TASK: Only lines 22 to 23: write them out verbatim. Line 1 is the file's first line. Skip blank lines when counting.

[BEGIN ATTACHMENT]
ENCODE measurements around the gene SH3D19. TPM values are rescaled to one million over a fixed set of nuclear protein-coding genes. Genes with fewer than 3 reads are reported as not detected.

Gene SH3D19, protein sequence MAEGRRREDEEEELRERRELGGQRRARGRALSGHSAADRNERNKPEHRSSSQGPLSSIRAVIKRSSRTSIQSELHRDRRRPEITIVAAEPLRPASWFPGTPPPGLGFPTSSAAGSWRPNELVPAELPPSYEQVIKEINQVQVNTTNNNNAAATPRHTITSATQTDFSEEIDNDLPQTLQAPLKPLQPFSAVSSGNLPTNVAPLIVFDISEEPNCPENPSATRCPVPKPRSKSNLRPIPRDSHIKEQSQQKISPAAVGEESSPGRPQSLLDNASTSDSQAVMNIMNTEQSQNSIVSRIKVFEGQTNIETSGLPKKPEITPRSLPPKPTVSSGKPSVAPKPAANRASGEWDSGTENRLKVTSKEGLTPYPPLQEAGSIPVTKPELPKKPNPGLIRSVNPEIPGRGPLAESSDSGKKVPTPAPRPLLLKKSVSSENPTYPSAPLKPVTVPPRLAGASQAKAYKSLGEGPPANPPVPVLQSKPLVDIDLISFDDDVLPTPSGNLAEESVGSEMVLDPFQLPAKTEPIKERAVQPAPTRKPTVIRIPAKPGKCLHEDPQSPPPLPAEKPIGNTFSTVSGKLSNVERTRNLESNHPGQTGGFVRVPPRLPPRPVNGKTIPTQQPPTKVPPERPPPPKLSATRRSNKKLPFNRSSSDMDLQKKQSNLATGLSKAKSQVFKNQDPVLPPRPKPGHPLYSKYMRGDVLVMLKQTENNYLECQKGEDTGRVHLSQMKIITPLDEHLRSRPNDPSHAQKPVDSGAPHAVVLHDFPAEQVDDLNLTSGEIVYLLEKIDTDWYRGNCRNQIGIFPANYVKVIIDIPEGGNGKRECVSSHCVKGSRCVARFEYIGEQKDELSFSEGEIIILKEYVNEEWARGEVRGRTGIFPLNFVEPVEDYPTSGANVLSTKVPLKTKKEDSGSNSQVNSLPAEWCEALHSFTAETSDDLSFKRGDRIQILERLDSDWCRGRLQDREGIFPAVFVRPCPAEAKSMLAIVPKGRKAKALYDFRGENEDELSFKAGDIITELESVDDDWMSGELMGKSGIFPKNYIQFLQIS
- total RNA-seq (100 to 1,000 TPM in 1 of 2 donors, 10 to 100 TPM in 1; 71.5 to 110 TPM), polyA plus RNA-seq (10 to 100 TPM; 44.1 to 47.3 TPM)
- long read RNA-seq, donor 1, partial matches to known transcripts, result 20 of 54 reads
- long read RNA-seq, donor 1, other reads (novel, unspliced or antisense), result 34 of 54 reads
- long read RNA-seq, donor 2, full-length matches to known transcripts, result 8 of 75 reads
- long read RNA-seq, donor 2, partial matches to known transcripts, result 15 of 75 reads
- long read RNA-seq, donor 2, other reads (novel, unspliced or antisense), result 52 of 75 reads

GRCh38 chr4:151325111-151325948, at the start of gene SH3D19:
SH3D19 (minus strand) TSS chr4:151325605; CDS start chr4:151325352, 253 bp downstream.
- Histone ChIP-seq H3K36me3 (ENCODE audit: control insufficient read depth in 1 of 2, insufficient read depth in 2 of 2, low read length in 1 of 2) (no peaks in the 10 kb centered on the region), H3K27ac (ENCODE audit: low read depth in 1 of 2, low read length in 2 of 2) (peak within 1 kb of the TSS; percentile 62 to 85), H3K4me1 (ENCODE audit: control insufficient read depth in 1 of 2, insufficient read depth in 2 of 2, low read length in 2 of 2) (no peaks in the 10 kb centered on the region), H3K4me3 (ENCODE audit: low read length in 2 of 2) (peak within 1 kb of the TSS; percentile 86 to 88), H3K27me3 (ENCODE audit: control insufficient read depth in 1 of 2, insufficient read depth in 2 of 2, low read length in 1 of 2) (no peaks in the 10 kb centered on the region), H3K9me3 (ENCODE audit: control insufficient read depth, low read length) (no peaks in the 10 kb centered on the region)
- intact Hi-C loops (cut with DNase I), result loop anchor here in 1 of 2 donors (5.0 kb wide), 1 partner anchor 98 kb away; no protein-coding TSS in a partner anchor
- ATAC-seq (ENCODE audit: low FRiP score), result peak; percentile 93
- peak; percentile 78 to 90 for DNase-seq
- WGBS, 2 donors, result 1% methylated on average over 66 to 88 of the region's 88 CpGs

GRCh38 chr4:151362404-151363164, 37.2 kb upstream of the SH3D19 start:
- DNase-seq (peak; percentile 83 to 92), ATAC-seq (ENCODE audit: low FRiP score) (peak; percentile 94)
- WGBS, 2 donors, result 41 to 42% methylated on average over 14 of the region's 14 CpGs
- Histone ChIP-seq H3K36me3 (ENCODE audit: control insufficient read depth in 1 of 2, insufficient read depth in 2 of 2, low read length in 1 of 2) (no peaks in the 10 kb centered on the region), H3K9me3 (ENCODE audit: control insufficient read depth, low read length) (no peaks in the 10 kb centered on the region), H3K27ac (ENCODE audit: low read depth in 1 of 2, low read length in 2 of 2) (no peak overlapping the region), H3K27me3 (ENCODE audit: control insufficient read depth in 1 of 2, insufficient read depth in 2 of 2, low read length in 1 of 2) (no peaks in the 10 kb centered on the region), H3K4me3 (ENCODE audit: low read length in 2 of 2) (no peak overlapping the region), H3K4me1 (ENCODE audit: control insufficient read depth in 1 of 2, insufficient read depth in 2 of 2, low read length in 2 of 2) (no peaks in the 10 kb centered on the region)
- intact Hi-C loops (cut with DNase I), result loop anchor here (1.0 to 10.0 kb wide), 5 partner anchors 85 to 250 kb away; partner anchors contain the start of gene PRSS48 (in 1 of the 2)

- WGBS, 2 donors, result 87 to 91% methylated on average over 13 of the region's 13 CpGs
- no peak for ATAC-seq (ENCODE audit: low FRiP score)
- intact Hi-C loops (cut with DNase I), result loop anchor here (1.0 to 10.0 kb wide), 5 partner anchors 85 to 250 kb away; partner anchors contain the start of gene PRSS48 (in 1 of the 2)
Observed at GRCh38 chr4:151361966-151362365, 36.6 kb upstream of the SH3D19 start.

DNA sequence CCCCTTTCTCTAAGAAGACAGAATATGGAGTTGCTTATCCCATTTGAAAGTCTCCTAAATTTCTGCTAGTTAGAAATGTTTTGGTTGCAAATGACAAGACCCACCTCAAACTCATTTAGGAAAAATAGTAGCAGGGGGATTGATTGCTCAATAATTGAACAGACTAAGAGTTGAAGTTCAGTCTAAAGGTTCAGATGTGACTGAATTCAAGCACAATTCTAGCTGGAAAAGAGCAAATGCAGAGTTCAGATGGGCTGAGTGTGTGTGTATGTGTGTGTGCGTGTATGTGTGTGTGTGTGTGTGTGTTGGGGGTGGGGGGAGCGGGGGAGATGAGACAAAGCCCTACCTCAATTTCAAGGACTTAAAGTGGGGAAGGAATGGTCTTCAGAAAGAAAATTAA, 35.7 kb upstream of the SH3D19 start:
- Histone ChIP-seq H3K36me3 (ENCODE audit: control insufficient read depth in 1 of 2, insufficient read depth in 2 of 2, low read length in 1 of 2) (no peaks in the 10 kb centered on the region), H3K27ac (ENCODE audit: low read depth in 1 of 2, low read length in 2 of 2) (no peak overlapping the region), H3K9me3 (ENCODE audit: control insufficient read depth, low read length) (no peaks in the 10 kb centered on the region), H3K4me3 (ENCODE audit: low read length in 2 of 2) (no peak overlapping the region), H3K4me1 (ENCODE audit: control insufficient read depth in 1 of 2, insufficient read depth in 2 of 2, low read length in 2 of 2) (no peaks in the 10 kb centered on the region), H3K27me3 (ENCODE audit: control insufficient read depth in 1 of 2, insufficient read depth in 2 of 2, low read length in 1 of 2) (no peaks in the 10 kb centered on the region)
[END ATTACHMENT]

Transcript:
- no peak for ATAC-seq (ENCODE audit: low FRiP score)
- intact Hi-C loops (cut with DNase I), result loop anchor here (1.0 to 10.0 kb wide), 5 partner anchors 85 to 250 kb away; partner anchors contain the start of gene PRSS48 (in 1 of the 2)